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Techstars Mobility — a startup incubator backed by Ford Motor Co. and other partners — on Wednesday announced its 2016 class, which ranges from a carpooling app to a firm that can help predict car trouble.

Each startup will get up to $120,000 plus three months of intensive training in business development, customer acquisition and recruitment, as well as guidance from business mentors, advisers and investors in mobility. The 12 startups move to new offices in downtown Detroit from around the world starting next week and will stay through early September.

“Techstars Mobility operates at the intersection of two of Detroit’s greatest strengths: its automotive dominance and entrepreneurial resurgence,” Ted Serbinski, the program’s managing director, said in a statement. “We are on a mission to connect the startup and automotive worlds, by breaking down silos and working across the industry to build partnerships.”

Techstars this year received about 500 applications from 52 countries, including 19 applications from Michigan. Serbinski said there was a 44 percent increase in the number of mobility-focused applications this year compared to last year, and top themes included ride-sharing services and technologies, improving the car-ownership experience, and safety and autonomous-driving technologies.

The program helped 10 startups last year, which have gone on to raise about $5 million. One of last year’s winners, SPLT, said it would move its headquarters from New York City to Detroit’s Ford Field.

Ford, Verizon Telematics and auto supplier Magna International Inc. invested $2 million to launch the accelerator program in 2014. Other partners are: Dana Holding Corporation, Honda R&D Americas, McDonald’s, Munich Re and Michelin.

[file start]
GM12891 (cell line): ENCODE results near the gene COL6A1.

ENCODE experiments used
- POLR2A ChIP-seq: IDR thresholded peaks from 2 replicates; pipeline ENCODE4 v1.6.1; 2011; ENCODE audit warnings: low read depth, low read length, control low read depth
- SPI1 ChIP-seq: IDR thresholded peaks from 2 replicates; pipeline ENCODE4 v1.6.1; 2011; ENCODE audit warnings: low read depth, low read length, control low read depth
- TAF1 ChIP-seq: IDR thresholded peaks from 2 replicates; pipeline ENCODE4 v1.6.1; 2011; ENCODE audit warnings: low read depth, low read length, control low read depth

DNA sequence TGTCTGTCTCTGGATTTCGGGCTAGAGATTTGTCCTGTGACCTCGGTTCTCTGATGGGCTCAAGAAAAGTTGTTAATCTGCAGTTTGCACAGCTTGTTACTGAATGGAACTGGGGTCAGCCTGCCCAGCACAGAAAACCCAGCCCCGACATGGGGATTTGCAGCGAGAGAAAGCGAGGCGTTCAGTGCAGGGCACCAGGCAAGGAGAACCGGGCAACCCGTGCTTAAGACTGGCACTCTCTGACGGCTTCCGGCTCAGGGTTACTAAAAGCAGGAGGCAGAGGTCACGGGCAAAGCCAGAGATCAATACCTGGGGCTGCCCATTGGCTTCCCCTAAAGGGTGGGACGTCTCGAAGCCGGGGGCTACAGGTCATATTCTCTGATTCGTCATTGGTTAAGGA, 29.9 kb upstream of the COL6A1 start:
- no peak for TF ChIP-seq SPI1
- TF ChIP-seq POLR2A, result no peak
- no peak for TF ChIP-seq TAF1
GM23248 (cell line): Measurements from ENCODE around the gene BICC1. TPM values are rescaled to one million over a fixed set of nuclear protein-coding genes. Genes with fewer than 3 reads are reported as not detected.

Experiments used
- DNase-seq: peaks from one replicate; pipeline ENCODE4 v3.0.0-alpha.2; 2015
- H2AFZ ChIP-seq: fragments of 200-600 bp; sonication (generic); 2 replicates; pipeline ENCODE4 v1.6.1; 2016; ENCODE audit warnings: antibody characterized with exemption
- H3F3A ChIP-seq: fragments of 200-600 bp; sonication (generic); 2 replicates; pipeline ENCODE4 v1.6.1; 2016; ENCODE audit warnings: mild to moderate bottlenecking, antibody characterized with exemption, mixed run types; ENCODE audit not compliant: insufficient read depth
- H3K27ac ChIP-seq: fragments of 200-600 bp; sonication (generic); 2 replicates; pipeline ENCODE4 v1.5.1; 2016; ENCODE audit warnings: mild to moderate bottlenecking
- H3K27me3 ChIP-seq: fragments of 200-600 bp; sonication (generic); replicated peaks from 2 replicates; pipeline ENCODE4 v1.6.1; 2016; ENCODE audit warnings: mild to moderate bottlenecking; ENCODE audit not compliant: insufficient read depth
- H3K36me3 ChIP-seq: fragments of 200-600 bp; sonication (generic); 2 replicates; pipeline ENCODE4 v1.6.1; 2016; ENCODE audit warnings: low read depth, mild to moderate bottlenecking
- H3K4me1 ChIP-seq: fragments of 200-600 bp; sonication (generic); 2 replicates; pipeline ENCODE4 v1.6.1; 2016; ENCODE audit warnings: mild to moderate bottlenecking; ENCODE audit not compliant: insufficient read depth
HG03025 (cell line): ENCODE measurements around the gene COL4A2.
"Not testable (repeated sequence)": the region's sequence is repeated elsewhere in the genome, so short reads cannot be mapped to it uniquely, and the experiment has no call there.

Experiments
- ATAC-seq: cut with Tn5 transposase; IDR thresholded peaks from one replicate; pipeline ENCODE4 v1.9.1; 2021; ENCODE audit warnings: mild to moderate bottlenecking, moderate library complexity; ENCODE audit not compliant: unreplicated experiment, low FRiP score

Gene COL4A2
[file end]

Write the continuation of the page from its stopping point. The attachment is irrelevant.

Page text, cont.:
“Techstars and Ford Motor Company are working to support smart, ambitious entrepreneurs who are developing innovative solutions for mobility issues,” Ken Washington, Ford vice president, Research and Advanced Engineering, said in a statement. “Startups are bringing new energy and creative thinking to the fore, and we are pleased to introduce these new ideas to Detroit and the auto industry.”

The companies named to the class of 2016 are:

Acerta: A software company that analyzes data to detect anomalies and predict future vehicle problems.

Algocian: A Canadian-based company that provides video analytics for automotive cameras and other features.

Braiq: Helps personalize self-driving cars

Cargo: Described as a “data-driven general store” for ride-sharing services like Uber or Lyft.

Donut Media: A digital media company that creates automotive enthusiast videos aimed at millennials and Generation Z.

Drive Spotter: A company that created real-time video for vehicle fleet management.

GoKid: A phone application to create and organize carpools; like an Uber for children.

HAAS Alert: An app that alerts drivers in a connected or autonomous car when an emergency vehicle is approaching.

HERO App: An app that helps you get home by analyzing things like pricing and timing of driving options like Lyft, Uber or taxis to determine what’s the best way to return home safely.

Rallybus: An app that connects you with other riders going to a similar event, like a concert or sports game, and provides high-end buses to get there and back.

Spatial: An embedded “layer of social intelligence” for GPS maps that shows you areas that are good for specific activites, like eating, nightlife, romantic activities, etc.

Voyhoy/Resertrip: A multi-modal transportation booking platform for two different regions. Voyhoy is for Latin America and Resertrip is for Europe.

mmartinez@detroitnews.com

(313) 222-2401

Twitter.com/MikeMartinez_DN

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